At the speed of light I will explain what I my stand point is when referring to GED.

I myself is thinking about dropping out of high school to obtain my GED after 4 months of classes. I have eligible reasons that should convince any one that opposes them. I do not have time to inform you on my plans so I will move on.
The test itself consists of literature, arithmetic. science, social studies, and the ability to read/analyze writings.
In more simple terms all the necessary skills needed to succeed in the occupational life. Therefor all the people who believe that one who does not receive said high school diploma is at a disadvantage in obtaining a job.

I currently work in the fast food industry, and I do say it is a pit. Therefor I am actively looking for more jobs, and what skills they require. NONE OF THE JOBS THAT I APPLIED TO LEFT OUT THE GED AS REQUIRED EDUCATION.


I'm not sure we're really having a debate on the question at hand. Dropping high school is not usually advisable, although some students cannot avoid it if personal or family circumstances make it necessary - such as having to work to help support a poor household. This is indeed tragic, and getting a GED can be recommended for those who must leave school, or for adults who have already left school in the past. It does enable admissions at open colleges, and may be considered even by selective shools. For employment advancement, it's less effective, yet better than no credentials. Remember there are people with college credits working fast food. If you are seeking the GED, I think that your class must have graduated at the time you take the tests if you haven't turned 18 - you may want to check on that.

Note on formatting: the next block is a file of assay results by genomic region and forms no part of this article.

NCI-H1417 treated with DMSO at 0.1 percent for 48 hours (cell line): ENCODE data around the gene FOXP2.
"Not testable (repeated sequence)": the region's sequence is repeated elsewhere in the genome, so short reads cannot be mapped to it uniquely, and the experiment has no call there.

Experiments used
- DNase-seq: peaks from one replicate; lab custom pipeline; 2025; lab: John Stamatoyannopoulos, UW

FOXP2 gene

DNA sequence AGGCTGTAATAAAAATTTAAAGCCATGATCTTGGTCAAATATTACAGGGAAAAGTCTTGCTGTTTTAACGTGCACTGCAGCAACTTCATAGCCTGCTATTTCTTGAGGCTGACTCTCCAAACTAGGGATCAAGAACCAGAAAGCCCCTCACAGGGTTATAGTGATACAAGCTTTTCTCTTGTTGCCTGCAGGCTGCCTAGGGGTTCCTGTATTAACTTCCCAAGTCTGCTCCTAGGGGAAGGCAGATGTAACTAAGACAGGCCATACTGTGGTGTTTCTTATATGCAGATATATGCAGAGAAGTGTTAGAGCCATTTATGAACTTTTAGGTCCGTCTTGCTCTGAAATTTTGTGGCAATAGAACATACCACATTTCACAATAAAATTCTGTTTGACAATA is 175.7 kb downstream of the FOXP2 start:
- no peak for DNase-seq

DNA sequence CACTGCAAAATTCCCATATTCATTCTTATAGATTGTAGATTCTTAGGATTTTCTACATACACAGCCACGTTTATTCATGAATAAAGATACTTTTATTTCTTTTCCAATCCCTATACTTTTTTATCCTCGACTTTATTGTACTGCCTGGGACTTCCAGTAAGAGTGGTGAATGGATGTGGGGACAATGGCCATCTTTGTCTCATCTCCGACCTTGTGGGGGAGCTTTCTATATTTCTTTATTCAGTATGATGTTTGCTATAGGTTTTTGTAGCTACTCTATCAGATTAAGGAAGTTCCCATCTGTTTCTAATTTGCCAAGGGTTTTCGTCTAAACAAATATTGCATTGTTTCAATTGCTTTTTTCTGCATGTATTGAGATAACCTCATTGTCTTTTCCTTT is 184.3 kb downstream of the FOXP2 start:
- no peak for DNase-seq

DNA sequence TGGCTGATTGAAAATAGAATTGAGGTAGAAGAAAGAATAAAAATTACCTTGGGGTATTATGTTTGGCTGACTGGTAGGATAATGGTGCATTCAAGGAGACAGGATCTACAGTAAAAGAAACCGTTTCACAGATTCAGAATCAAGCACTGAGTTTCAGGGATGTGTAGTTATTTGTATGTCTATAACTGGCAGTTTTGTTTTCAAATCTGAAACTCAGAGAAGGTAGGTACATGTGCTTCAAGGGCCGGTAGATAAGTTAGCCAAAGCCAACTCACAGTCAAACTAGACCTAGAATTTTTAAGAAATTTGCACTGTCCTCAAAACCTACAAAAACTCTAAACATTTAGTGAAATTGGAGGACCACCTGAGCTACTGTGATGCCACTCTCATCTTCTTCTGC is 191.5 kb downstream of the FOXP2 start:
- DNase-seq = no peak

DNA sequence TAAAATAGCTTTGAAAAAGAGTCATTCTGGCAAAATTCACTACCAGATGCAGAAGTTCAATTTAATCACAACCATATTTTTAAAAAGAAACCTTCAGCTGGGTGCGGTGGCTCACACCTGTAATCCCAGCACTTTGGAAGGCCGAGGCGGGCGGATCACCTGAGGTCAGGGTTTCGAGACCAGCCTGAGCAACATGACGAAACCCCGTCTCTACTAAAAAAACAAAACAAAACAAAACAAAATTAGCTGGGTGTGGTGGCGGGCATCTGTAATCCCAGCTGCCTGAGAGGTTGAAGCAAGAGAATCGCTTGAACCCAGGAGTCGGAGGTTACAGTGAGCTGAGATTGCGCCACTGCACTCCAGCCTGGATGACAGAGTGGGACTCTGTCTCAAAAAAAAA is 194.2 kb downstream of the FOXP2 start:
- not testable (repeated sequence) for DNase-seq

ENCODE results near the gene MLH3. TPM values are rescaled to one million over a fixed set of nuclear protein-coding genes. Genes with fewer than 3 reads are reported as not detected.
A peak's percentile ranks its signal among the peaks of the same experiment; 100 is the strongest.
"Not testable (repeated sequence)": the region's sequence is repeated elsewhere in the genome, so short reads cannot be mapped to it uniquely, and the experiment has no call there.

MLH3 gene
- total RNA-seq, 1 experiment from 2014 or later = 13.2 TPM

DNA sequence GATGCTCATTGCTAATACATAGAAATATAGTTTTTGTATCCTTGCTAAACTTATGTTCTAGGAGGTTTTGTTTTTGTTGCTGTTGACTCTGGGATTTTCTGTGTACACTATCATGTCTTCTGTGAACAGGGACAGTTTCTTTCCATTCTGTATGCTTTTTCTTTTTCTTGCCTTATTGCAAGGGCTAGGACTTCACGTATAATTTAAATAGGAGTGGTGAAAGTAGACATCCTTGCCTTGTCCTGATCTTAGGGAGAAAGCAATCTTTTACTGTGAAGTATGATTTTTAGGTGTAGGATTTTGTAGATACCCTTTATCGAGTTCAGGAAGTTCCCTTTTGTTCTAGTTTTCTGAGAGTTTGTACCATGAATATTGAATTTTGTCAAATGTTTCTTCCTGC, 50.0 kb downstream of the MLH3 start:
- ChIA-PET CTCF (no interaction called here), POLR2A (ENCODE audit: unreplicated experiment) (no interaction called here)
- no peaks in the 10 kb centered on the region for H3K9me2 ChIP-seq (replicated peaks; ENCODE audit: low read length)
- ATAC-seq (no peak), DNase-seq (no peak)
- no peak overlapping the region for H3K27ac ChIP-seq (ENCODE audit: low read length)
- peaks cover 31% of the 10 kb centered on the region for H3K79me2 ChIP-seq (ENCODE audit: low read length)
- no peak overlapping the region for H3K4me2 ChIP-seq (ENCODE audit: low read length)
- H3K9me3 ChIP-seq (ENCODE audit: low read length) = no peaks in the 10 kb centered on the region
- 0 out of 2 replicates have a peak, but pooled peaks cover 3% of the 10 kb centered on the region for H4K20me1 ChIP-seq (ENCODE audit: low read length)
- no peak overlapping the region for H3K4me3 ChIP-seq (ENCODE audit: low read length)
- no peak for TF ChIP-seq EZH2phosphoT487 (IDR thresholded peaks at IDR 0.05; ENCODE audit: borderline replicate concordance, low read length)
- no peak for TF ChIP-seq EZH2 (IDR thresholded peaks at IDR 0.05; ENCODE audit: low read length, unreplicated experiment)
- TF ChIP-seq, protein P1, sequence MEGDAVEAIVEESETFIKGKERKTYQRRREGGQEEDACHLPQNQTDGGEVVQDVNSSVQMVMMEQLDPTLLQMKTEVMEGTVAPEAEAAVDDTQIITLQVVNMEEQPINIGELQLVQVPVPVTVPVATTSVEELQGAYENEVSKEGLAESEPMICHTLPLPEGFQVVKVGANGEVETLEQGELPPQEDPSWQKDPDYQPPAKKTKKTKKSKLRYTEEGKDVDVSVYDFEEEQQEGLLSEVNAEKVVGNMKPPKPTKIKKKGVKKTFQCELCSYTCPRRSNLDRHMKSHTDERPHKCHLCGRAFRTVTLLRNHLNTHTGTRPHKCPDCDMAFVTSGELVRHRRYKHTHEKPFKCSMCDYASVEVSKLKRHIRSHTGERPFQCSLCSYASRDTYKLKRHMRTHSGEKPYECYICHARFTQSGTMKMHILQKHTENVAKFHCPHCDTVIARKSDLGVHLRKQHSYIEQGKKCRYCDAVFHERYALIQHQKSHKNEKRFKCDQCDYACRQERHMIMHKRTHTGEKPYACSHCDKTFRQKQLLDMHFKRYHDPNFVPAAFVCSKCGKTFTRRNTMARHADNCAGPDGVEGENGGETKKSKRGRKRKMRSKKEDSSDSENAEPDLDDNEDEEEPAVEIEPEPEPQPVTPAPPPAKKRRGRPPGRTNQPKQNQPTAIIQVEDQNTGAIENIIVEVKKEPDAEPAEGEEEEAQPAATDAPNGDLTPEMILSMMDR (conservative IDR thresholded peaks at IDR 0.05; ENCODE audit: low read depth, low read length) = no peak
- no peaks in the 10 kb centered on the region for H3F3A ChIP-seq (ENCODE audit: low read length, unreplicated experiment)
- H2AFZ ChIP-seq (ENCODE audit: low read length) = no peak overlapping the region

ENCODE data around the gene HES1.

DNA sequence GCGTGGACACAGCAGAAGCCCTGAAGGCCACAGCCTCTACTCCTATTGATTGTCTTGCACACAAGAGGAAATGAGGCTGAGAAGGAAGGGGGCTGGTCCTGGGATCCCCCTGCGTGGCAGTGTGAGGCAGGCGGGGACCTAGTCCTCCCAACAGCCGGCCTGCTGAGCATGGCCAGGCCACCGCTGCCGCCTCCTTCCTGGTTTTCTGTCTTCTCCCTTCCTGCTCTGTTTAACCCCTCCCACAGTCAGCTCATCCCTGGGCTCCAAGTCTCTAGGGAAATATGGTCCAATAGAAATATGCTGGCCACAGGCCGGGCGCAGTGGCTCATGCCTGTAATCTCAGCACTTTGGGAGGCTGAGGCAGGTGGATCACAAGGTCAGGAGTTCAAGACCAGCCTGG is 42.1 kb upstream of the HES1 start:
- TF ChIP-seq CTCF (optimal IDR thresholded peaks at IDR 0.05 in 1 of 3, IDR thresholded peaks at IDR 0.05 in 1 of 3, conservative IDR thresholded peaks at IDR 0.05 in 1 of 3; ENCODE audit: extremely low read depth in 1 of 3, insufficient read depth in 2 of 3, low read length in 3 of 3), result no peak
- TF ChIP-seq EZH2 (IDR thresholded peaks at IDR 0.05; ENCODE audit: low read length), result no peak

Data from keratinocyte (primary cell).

Meanwhile, for debate position I'm sticking to a view of the GED as meaningful, but not fully equivalent to a diploma, for reasons I've stated above.

Debate Round No. 3
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1 votes has been placed for this debate.
Vote Placed by 9spaceking 3 years ago
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Total points awarded:03 
Reasons for voting decision: both used opinions and anecdotes, but pro failed to uphold the BoP as con showed.